I’m a programmer, when I look at a box like that (or my XBox 360) where the mfgr has obviously gone to great lengths to make sure that I can never run “unapproved” code on it, it just makes me sad. Open it up a bit. Let me build services that can interact with my Tivo. I understand your issues with copyright and I’m not trying to steal content. but hell, it’s a Linux box. Let me write a service that feeds a widget on my blog that shows what I’m watching at the moment. Let me suck down the data on what it’s recording and slice it and dice it myself. Who knows, maybe I’ll find a better way to recommend new shows.

There are hundreds of thousands of ideas for product enhancements that you don’t have to write, we, the hordes of hobbyist programmers and 21 Century tinkerers will make the Tivo an indispensable piece of equipment if you quit locking us out and realize that the Tivo can be so much more than an appliance, it can be a platform.

Oh and it’s ok if you don’t make any money off of each and every service written…make your money on the stuff you do and don’t try to charge me for the privileged of making your device better. Get it together Tivo, if you open up and let us help you, then Hollywood can’t stop you. You can either be the big dog, or stay a whipped puppy.

LinkedIn

These guys still don’t get it. (This is getting to be a regular topic for me.) I’m on LinkedIn and FaceBook both for very different reasons. However, I’m on facebook 3-4 times a day and linkedin 1-2 times a week. See the difference LinkedIn? Pictures in my profile aren’t enough, I want to actually DO SOMETHING with the data I’ve been giving you all these years. We’ve had this discussion before, “Why LinkedIn Sucks (and why I’ll keep using it)”, “LinkedIn Rant – Part II” and you’ve even promised progress but so far…nothing. Open up, let me do what I want with my data and all of a sudden you are useful enough for me to start paying for your service. Have you ever stopped and wondered why you aren’t growing as fast as facebook? It’s not the teens and tweens on facebook, it’s the fact that on facebook, people have freedom to experiment. On LinkedIn, I still can’t write a program that allows me to simply figure out which of my friends know each other…hell on facebook it’s a game!

If Facebook ever wises up and decided that it wants to be the big dog in your yard, you are so toast. Don’t wait for OpenSocial, give me an API and give it to me now. Anything I can do via a web page should be doable from an API. Do that and do it NOW and it’s a good start…it’s only a start but it is a start.

To both tivo and linkedin, I write this post, not because I’m a disgruntled user but because I really like both of you. Both of you however, need a swift kick in the ass to get you moving before you are relegated to the pile of other services I liked once but are now gone. (anyone remember GEnie? I LOVED GEnie!) Come on guys, closed is so last century, open up, let us into the playground and I guarantee that what we create will do more for your bottom line than any overpriced CEO will ever do.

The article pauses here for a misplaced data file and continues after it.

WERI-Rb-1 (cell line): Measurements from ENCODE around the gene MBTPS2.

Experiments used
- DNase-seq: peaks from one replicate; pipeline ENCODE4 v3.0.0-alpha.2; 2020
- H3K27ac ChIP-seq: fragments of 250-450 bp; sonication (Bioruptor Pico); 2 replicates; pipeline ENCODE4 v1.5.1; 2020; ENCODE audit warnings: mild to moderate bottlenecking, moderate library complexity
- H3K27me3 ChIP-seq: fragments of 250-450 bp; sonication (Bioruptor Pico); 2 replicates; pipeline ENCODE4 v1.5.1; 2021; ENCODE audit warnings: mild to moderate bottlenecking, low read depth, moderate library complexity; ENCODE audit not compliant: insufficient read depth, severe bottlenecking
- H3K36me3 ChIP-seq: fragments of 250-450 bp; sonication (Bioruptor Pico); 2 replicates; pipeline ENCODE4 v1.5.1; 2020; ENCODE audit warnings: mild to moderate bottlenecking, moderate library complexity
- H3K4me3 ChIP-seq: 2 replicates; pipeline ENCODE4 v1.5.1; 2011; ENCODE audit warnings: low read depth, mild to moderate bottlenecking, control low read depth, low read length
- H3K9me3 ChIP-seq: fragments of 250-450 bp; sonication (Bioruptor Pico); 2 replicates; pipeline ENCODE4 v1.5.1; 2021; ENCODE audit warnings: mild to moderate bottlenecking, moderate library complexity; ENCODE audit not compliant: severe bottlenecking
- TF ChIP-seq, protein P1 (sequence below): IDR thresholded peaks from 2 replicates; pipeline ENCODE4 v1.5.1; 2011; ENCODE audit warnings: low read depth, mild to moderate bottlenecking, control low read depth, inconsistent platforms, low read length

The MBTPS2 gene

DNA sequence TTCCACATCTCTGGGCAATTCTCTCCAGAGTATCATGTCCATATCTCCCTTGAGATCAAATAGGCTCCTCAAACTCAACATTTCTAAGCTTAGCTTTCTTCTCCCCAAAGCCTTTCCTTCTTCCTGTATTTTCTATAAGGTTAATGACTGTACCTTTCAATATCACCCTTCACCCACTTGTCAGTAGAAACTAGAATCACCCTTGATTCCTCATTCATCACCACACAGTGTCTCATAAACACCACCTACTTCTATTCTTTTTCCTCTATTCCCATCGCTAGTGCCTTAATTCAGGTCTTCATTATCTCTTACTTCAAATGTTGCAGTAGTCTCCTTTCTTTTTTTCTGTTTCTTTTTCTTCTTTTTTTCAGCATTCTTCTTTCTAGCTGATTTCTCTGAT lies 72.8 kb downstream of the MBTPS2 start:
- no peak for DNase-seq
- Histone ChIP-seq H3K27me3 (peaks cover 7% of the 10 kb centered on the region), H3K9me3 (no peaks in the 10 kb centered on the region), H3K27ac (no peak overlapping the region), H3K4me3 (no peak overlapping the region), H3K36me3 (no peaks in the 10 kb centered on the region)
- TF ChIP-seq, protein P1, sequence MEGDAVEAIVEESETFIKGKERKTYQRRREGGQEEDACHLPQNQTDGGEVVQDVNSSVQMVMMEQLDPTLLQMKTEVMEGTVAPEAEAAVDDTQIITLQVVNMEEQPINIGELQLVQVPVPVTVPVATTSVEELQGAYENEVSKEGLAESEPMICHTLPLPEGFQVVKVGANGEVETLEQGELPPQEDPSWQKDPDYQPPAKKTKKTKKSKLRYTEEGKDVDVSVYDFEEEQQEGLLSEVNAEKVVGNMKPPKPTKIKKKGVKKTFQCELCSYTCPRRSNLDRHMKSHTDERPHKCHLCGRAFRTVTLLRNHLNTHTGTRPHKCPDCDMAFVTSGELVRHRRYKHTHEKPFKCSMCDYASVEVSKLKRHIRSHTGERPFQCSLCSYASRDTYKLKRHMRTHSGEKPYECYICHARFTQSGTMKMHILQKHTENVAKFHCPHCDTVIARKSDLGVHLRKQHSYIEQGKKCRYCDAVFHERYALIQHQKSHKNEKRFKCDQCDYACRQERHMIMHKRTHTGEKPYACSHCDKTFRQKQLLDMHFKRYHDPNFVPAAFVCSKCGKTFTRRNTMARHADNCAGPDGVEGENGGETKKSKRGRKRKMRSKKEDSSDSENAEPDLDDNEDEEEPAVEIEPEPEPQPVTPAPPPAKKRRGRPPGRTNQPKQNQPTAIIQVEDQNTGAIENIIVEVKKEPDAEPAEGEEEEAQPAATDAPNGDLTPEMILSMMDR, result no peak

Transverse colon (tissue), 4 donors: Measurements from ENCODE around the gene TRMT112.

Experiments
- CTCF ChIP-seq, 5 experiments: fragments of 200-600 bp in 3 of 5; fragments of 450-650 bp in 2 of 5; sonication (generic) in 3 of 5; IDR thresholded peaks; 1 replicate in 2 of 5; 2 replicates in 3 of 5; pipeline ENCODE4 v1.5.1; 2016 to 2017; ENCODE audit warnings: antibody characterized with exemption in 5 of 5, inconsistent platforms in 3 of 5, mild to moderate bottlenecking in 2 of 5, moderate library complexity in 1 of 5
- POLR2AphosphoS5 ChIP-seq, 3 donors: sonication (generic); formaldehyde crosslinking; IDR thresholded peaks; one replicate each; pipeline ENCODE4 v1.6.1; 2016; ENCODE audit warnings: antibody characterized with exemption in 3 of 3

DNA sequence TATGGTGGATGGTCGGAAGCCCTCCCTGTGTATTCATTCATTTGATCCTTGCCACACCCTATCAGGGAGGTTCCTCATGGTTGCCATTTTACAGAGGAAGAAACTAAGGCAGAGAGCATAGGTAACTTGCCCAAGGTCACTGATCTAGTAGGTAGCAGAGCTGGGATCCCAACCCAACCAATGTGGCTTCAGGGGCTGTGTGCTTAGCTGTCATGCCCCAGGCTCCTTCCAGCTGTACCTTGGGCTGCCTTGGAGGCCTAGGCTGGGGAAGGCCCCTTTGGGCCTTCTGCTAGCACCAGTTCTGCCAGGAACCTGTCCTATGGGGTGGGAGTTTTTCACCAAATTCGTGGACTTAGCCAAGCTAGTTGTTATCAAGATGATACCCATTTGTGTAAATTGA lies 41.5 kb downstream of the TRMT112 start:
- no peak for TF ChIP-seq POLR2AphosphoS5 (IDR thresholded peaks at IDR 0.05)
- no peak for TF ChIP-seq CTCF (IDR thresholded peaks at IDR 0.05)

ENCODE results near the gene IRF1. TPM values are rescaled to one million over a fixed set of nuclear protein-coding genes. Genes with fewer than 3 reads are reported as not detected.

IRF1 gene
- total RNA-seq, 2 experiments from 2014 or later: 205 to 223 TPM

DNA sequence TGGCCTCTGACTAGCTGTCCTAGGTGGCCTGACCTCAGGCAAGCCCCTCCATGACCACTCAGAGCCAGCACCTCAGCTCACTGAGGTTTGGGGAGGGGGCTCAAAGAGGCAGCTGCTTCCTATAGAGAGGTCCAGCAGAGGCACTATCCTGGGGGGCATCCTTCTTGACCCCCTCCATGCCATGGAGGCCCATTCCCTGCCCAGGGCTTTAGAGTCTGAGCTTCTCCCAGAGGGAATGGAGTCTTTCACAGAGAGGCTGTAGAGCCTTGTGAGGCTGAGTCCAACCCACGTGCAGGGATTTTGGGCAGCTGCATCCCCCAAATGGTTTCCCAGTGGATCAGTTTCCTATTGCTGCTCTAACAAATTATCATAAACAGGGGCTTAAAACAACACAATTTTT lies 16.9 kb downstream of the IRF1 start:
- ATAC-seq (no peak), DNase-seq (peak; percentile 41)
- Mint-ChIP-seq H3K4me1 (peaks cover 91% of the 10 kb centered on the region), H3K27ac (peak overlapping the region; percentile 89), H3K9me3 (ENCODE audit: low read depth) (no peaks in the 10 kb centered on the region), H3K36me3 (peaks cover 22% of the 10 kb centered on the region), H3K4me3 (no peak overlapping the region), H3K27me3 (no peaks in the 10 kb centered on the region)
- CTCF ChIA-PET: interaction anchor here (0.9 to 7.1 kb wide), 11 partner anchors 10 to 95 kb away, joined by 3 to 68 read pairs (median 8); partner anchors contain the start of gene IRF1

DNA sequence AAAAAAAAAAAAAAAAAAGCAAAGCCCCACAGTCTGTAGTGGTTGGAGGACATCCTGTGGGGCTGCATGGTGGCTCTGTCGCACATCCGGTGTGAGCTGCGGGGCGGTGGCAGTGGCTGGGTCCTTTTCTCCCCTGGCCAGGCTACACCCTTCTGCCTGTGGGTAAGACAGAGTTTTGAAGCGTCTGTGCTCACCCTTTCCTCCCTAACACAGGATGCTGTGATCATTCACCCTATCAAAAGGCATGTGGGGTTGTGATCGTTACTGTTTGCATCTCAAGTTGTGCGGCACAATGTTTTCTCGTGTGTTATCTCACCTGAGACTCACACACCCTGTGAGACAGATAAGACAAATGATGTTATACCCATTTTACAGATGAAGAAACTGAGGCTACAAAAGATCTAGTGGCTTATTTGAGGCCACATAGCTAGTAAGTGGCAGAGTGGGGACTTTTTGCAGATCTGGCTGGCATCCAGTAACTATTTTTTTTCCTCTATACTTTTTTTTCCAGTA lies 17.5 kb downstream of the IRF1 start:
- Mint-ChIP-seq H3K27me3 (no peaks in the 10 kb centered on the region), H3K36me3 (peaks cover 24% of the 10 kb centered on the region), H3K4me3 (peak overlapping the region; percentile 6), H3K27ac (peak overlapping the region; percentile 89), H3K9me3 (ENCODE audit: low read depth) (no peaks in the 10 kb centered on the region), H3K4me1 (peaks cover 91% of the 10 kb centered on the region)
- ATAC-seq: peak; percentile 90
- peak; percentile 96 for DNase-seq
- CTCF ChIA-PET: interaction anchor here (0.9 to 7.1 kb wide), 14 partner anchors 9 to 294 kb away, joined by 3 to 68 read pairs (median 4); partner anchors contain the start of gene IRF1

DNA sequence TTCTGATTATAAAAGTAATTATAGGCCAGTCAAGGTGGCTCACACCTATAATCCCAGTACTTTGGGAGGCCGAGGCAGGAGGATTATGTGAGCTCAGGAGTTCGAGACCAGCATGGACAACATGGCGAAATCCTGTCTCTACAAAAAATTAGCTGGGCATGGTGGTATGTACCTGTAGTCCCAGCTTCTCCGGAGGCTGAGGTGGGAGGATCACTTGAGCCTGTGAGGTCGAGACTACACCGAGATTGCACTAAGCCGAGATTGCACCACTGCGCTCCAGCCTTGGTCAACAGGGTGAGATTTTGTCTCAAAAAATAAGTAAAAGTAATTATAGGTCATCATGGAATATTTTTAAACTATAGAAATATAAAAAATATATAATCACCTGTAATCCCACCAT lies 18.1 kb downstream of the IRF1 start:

Until next time,
(l)(k)(bunny)
=C=

The Importance of Twitter

Dear Reader,

Ok, yes, I’m a twitterhead, thanks to the magic of programs like flock and Spaz I tweet daily now. However, Twitter, like any good web 2.0 application, is finding new uses like ioubeer and other innovative ideas.  At DevZone we are starting to experiment with using twitter as a reply mechanism for our podcast PHP Abstract and I know others are starting to work in this area.  Basically to me, twitter is an API to instantly contact, by whatever means they want, anyone who wants to share their attention with me.

Using PHP Abstract as an example, right now, to get people’s attention that we have posted a new episode on DevZone, I post on dzone.com, digg.com, and facebook.com. Now however, for the past 3 episodes, I’ve also been posting on the PHP Abstract twitter account. So if you want to know that there is a new episode, all you have to do is follow phpabstract. While that is cool, one of the problems we seem to be having is that people don’t listen to PHP Abstract siggint at their computer, while on the DevZone page.  This means that people can’t easily reply to a podcast.  However, now, thanks to twitter, starting next week (doesn’t work yet, don’t bother) people will be able to tweet @phpabstract and the comment will go back to DevZone and be posted. So we now have a two-way API to talk with our listeners.

I think that going forward we will see more and more uses come forward for twitter. it reminds me of the recent Cisco commercial where the producers of a movie want to contact everybody about a sequel. (oh yea, my heart skips a beat because the producer of a movie has figured out how to rehash all the jokes in the first movie and re-package it as “fresh” content)  The producer enters the message into his phone and it calls one person, emails one and TXT messages one.  Well, we don’t need Cisco or an expensive phone system to do that now, we’ve got twitter. I can enter a message into twitter, everyone who is interested in what I have to say can follow me and respond. Instant API into my attention sphere.

Now what would be cool is twitter groups…

Until next time,
(l)(k)(bunny)
=C=